In 2019, some of the members of the Chinese-American team published an article in the journal Science in which they stated that the sea surface temperature is warming at a faster rate by 40 percent than previous estimates and linked this warming to a series of phenomena, one of which worries many experts - the depletion of oxygen in the water.
This happens because when the water warms, it is able to contain less dissolved oxygen, which may harm marine animals if the concentration of oxygen in the water drops below a critical threshold for their activity (as we suffer at low-oxygen altitudes). According to a report by the International Union for Conservation of Nature, there are currently 700 sites in the oceans that suffer from a lack of oxygen, this is mainly due to the discharge of fertilizers and sewage from land, which cause the marine environment to be enriched with nutrients (eutrophication), which causes increased activity of bacteria and increased oxygen consumption (in the 60s there was Only 45 such sites are known).
About three years ago, experts from the Ocean Research Institute estimated that since the middle of the 20th century, the amount of dissolved oxygen in the oceans has decreased by about 2 percent on average (a total decrease of 77 billion tons of oxygen), mainly in the upper water layers, which are rich in biological diversity, but in certain areas such as the coast of Southern California , it decreased by about 33 percent. In such areas, the abundance of species such as jellyfish increases and the presence of other species decreases - for example, of edible fish such as finfish or tuna fish - which causes economic and nutritional damage.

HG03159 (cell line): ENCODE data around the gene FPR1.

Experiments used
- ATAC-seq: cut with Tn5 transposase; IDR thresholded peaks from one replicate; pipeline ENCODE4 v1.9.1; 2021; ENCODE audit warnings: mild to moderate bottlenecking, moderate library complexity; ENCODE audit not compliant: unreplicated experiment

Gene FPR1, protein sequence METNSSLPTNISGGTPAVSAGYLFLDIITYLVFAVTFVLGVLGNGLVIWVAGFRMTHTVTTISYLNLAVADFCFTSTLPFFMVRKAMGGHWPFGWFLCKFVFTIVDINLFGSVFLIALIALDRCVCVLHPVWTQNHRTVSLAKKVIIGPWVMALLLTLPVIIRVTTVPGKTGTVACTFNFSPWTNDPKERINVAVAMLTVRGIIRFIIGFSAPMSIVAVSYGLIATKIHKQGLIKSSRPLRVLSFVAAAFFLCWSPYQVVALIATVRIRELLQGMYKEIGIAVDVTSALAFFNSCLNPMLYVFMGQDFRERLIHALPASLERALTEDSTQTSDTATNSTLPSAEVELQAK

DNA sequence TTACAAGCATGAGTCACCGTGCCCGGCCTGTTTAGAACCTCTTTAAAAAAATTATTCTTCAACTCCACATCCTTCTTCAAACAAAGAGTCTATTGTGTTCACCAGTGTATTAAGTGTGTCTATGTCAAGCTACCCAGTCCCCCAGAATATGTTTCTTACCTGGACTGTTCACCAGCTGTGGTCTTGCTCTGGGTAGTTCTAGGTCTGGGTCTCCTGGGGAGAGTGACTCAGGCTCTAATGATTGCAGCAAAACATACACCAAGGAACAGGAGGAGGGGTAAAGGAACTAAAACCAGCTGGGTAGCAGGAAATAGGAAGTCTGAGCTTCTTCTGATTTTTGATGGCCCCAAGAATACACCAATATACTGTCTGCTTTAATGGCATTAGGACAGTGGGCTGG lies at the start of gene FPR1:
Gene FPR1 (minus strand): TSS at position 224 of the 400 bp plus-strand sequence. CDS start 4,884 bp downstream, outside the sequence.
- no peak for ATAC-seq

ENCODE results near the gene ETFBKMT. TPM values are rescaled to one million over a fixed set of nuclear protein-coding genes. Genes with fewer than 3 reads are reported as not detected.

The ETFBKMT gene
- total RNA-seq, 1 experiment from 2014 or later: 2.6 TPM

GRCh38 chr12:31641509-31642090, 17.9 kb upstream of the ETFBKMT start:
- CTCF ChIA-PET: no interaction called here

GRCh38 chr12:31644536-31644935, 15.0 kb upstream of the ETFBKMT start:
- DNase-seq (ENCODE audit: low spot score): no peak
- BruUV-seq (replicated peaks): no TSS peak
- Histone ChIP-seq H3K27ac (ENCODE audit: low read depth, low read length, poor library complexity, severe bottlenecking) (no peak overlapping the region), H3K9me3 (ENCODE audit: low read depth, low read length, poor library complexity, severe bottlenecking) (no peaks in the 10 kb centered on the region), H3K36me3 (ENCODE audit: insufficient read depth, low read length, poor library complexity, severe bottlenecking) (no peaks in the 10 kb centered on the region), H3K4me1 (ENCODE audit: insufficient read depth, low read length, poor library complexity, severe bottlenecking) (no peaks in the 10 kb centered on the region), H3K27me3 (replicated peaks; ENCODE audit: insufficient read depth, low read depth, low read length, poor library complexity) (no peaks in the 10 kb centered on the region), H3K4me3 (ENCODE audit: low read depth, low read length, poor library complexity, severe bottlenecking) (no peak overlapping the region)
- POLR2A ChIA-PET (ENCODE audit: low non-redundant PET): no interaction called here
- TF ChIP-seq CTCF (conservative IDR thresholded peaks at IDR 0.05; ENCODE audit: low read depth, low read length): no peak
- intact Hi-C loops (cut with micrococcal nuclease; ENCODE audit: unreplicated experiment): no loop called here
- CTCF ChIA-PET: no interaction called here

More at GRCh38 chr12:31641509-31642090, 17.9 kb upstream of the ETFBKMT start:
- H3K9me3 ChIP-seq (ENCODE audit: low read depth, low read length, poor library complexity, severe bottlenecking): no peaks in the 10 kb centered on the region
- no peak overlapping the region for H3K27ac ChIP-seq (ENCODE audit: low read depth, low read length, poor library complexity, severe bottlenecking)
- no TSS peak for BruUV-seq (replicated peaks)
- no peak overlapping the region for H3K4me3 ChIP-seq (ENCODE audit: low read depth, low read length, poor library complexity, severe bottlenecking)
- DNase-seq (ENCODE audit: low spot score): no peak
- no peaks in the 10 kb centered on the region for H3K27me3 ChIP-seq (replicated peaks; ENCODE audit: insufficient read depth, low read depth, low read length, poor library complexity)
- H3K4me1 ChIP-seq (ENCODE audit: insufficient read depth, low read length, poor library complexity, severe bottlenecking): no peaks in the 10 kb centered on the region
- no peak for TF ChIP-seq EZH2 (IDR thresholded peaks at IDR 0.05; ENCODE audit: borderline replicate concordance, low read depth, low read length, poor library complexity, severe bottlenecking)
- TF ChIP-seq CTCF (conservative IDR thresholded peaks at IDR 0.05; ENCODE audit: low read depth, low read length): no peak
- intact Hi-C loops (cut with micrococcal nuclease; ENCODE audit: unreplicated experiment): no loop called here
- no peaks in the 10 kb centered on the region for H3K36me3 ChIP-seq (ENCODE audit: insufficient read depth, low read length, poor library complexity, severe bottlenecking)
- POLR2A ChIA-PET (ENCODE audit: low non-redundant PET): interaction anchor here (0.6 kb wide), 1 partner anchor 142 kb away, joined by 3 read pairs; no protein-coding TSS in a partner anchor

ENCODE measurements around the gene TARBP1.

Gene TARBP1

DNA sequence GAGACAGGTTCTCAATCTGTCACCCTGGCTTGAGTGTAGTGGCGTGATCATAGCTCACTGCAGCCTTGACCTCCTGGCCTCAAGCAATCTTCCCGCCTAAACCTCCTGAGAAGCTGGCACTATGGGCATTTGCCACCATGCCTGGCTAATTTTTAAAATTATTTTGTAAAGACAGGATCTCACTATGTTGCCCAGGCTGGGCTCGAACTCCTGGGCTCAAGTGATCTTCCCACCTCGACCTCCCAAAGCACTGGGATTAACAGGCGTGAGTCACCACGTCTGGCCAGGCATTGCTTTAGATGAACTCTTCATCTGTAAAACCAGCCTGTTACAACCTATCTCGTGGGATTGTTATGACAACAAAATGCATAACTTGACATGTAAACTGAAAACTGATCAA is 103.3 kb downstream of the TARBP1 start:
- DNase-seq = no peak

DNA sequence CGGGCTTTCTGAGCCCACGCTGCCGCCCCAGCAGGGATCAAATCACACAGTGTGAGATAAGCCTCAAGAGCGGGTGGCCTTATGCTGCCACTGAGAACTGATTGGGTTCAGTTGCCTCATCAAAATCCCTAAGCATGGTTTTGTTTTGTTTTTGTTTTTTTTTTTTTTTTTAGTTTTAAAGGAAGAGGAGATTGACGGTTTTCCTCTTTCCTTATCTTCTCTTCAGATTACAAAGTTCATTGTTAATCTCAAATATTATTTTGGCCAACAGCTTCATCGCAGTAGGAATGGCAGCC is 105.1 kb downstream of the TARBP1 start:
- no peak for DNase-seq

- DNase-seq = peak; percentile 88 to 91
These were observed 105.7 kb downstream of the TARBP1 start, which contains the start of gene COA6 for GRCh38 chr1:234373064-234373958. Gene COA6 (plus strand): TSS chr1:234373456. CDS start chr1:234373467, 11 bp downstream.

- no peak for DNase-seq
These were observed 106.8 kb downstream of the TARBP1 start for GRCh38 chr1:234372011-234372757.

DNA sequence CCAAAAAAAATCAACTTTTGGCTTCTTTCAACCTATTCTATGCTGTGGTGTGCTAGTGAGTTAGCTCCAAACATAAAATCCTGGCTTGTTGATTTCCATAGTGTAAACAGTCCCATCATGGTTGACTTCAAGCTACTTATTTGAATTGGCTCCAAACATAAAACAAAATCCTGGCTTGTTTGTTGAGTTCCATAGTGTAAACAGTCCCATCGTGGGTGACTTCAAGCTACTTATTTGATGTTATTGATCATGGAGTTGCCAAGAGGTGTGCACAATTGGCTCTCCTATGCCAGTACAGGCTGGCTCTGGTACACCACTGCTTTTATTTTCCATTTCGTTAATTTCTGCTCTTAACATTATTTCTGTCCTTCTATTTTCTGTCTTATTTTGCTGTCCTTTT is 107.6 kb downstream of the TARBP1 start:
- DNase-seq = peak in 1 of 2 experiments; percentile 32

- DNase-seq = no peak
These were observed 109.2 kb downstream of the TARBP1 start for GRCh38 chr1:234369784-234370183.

"In the eastern Mediterranean, the surface of the water heats up relatively quickly compared to other places. Warming is also evident in the middle water layer. The water column becomes more stable due to this and there are less natural mixing processes between the layers, so less nutrients come from the depth, and less oxygen comes from the surface. Beyond the effects on the weather, these changes have effects on the ecosystem," says Gildor
Various environmental organizations are pointing to a series of steps to prepare for the warming of the ocean waters, first of all the protection of 30 percent of the ocean surface by 2030, through international agreements and the establishment of national and multinational marine reserves, which are required to mitigate the climate crisis and save part of the biological diversity and benefits provided by nature the marine
Israel currently has only seven small marine reserves close to the coast, on the Mediterranean coast," says Dr. Nega Sokolover, the coordinator of the marine reserves program at the Israel Society for Ecology and Environmental Sciences. "The Nature Reserves and Gardens Authority is promoting a plan to announce a network of large reserves that will protect about 20 percent of Israel's economic water surface. The guiding principle in the planning of the reserves is to maintain a variety of habitats. Also a unique habitat like the Achziv Canyon, of which there is only one like it, and also sandy habitats that characterize most of the shallow area on our beaches."
"At the same time as the planning and bureaucratic operations until the declaration is completed, the Nature Reserves and Gardens Authority together with the Israel Association for Ecology and Environmental Sciences are promoting dedicated studies dealing with the functioning and management of these reserves. The studies discuss the spillover effect of fish outside the reserve, the effect of invasive oysters on the functioning of the ecosystem, mapping areas where there is high biological diversity or ecological importance for certain species, geological and biological mapping of areas where our knowledge is little, examining the connectivity between the proposed reserves, and examining monitoring plans are adapted to Shikomo reserves", Sokolover concludes.